Boolavogue (song)

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Boolavogue is an Irish ballad commemorating the antics of Father John Murphy and his rebel army in Wexford during the 1798 Rising.. It was composed by Patrick Joseph McCall in 1898, the centenary of the Rebellion, issued by Irish Noíníns (Dublin 1894).[1]

The ballad covers the victories of Father John Murphy of the town of Boolavogue in County Wexford as he led his parishioners in routing the Camolin Cavalry on 26 May 1798, to defeat the British at Oulart Hill, as well as at Enniscorthy. The Wexford insurgents fought bravely against professional troops, and were eventually defeated at the Battle of Vinegar Hill on 21 June. Father Murphy and the other leaders were hanged.

McCall, who also composed the popular ballads Kelly the Boy from Killanne and Follow Me up to Carlow, wrote Boolavogue to the old air Eochaill (in English, Youghal Harbour). The tune had previously been borrowed for the Irish/Australian traditional song Moreton Bay, about an Irish convict's brutal treatment in Australia, and would later be used by Seán Ó Riada as part of the film score for Mise Éire (1959). The song was inspired by songs contemporary to the events of 1798 such as Come All You Warriors.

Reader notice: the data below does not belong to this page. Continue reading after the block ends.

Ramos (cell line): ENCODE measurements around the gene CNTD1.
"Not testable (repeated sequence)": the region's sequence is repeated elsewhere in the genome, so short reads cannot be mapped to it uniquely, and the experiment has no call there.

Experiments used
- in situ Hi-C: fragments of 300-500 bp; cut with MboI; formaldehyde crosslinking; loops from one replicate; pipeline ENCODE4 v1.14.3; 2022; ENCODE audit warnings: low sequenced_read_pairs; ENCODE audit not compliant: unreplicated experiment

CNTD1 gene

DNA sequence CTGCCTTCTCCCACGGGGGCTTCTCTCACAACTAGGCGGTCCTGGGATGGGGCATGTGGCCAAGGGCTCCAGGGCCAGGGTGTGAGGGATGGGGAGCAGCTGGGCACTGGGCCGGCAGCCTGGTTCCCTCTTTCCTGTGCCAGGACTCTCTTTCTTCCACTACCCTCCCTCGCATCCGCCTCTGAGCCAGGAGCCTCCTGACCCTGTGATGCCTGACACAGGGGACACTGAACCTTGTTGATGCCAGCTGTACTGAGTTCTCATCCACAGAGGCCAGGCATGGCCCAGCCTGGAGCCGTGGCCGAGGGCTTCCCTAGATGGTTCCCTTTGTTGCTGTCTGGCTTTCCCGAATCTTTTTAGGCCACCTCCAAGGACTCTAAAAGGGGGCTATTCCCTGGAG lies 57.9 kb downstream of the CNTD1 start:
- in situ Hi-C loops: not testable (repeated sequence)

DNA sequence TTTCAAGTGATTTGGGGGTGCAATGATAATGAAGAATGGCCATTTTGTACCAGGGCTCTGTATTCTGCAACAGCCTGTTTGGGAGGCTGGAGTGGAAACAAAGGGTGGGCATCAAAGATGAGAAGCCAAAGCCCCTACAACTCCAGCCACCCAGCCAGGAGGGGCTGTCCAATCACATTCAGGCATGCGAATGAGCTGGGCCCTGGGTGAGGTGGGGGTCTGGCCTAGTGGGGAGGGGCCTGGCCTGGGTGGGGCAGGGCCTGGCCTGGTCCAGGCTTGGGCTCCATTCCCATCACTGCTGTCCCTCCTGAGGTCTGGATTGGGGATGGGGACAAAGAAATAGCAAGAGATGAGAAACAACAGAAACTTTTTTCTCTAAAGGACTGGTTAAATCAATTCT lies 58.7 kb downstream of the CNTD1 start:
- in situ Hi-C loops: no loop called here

Liam Gaul [2] states that Boolavogue is the song most closely associated with PJ McCall, and has become an anthem for Wexford. Gaul notes that Boolavogue was not published in any of McCall’s literary works, and was first printed in the Irish Independent on 18 June 1898 under the title Fr Murphy of the County Wexford. This title was still being used when it appeared in the 1922 edition of Padraig Breathnach’s Songs of the Gael. It was only later that the song became widely known as Boolavogue.

McCall was from Dublin, but often visited Wexford, and was familiar with its history and geography. Boolavogue contains references to people and places that played a major part in the 1798 Rising.

Father Murphy was a priest who at first tried to persuade people not to take part in the rebellion. He changed his opinion and became a reluctant rebel leader after soldiers burned down the homes of his parishioners they suspected of rebellion. The Lieutenant Thomas Bookey whose 'regiment' is mentioned in the song was the leader of the Yeoman Cavalry in the Boolavogue area.

References[edit]

  1. ^ P. J. McCall
  2. ^ Glory O! Glory O! The Life of PJ McCall by Liam Gaul, The History Press Ireland, 2011

External links[edit]